• One question everyone forgets to ask is “tell me something you don’t like about your feet?”  Almost always the client will respond with “I don’t like the roughness, the dryness, the cracking…whatever it may be”.
  • The next question is the ONE time you ask an open ended question.  “If I could recommend a product for you to use on your feet which would get rid of and then maintain smooth, healthy feet…..would you be interested?”

In my 30+ years of going to that question, I have never gotten a NO.[/vc_column_text][vc_column_text]

Let’s now go into a little math. There is a food chain of sorts when it comes to products.

  • 1st we have the Mfg. who makes the product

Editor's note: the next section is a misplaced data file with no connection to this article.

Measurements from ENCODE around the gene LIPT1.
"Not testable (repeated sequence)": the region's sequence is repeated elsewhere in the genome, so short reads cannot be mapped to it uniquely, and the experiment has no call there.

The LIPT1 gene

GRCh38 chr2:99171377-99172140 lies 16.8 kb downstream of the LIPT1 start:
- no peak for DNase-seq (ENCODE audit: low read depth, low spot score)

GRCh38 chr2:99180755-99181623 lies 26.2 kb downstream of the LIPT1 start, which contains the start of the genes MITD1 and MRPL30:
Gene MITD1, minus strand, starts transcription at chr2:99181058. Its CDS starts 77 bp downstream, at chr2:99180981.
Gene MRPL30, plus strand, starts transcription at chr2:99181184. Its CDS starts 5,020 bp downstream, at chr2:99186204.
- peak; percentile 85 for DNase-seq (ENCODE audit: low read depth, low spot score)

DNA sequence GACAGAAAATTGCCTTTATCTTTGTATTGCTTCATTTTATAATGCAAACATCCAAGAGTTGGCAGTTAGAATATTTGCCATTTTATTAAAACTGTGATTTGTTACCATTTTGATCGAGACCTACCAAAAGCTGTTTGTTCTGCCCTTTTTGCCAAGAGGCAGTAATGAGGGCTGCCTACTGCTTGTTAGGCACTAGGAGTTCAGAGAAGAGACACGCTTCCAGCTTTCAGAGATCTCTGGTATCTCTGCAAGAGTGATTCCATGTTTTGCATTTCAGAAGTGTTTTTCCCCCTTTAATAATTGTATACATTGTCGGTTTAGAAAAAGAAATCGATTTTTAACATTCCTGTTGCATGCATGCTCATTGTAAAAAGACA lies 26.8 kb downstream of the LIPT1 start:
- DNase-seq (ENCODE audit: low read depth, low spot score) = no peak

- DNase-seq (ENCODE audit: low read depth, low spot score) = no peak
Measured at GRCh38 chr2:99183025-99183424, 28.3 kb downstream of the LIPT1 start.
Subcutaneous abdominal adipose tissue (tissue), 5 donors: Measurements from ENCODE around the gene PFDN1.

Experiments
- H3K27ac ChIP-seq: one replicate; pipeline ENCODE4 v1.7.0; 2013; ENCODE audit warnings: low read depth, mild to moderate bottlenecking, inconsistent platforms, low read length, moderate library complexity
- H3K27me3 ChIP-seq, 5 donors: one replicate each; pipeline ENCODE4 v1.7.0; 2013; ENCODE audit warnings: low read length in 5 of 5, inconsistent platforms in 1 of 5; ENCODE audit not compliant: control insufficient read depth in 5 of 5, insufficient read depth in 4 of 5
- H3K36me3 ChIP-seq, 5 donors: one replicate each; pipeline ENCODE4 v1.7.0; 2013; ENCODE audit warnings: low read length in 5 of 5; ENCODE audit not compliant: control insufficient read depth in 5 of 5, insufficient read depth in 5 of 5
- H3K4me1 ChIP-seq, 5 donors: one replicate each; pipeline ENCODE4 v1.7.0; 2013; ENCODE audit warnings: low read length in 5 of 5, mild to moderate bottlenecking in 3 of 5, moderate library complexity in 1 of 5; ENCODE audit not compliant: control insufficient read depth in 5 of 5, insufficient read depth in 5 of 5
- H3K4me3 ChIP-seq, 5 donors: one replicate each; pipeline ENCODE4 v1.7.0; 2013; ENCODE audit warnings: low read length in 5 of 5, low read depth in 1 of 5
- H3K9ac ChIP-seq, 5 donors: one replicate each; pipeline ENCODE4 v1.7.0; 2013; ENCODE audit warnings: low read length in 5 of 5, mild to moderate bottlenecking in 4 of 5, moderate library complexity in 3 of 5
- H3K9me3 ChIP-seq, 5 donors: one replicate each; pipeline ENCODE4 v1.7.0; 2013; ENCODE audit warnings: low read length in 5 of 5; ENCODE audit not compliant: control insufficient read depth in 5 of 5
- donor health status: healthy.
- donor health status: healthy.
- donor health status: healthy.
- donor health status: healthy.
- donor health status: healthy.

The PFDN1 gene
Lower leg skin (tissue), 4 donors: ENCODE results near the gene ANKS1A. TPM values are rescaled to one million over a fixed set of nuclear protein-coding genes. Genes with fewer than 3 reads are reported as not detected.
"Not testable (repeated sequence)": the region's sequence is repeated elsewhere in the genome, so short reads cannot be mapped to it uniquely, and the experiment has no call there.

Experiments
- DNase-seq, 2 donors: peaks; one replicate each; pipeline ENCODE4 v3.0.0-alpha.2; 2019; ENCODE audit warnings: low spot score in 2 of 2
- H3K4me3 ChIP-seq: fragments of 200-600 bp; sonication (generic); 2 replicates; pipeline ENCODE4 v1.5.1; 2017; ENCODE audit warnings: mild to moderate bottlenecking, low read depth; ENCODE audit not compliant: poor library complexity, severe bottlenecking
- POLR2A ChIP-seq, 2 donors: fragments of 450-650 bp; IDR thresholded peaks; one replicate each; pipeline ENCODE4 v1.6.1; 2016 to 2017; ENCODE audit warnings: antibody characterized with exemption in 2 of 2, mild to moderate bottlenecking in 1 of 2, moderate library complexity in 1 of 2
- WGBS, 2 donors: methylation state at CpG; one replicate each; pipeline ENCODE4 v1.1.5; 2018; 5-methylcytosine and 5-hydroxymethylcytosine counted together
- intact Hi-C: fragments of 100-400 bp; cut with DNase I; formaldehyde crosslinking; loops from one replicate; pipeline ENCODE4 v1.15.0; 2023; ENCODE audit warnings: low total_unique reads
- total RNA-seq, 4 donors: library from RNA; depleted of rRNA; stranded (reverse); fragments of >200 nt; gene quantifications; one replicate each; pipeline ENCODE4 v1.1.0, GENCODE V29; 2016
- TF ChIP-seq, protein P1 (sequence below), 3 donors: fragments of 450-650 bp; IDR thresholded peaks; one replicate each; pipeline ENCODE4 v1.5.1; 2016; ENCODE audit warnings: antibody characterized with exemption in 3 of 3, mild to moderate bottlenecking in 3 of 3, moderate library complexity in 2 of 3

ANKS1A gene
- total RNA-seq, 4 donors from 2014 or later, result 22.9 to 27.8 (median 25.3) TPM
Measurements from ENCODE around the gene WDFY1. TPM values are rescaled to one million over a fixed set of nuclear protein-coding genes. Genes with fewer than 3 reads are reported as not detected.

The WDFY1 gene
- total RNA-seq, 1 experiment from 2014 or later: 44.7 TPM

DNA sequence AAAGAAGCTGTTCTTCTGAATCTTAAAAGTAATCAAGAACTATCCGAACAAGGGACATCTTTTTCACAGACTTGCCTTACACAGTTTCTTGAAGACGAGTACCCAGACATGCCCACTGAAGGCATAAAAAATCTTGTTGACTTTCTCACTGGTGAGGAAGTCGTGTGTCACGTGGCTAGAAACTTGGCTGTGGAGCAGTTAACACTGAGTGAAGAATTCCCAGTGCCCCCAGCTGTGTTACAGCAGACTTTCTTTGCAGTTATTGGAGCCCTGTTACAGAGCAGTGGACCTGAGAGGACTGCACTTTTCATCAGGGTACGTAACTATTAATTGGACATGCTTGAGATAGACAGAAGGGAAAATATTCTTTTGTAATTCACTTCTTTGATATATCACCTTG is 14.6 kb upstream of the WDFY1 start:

• 2nd we have the Distributor ‘me” who buys the product from the Mfg.
  • 3rd we have the Retailer “you”
  • 4th we have the end user “your client”
  • It cost the Mfg. $1.00 to make the product, who then…….
  • Sells the item to the Distributor (wholesaler) for $2.00, who then…..
  • Sells the item to the Retailer for $4.00, who then…..
  • Sells the item to the end user for $8.00

In theory, this is all good.  From the bottom of the food chain up…..everyone makes money.  Unfortunately, there are times when the Mfg. skips over the Distributor and goes straight to the Retailer.  And, there are times when the end user skips over the Retailer and goes straight to the wholesaler (Amazon). Don’t EVEN get me started on this subject.

The question then becomes…..why sell at all?[/vc_column_text][vc_column_text]


This may sound a little harsh, but it’s true.  We are all in Business to make money.  However, it’s the approach you take which makes a difference. It’s the approach you take which set’s you apart from the Amazon’s of the world. Will we loose money to on line sales? Absolutely! However, that is no excuse for not taking your Business to the next level of helping your clients beyond your chair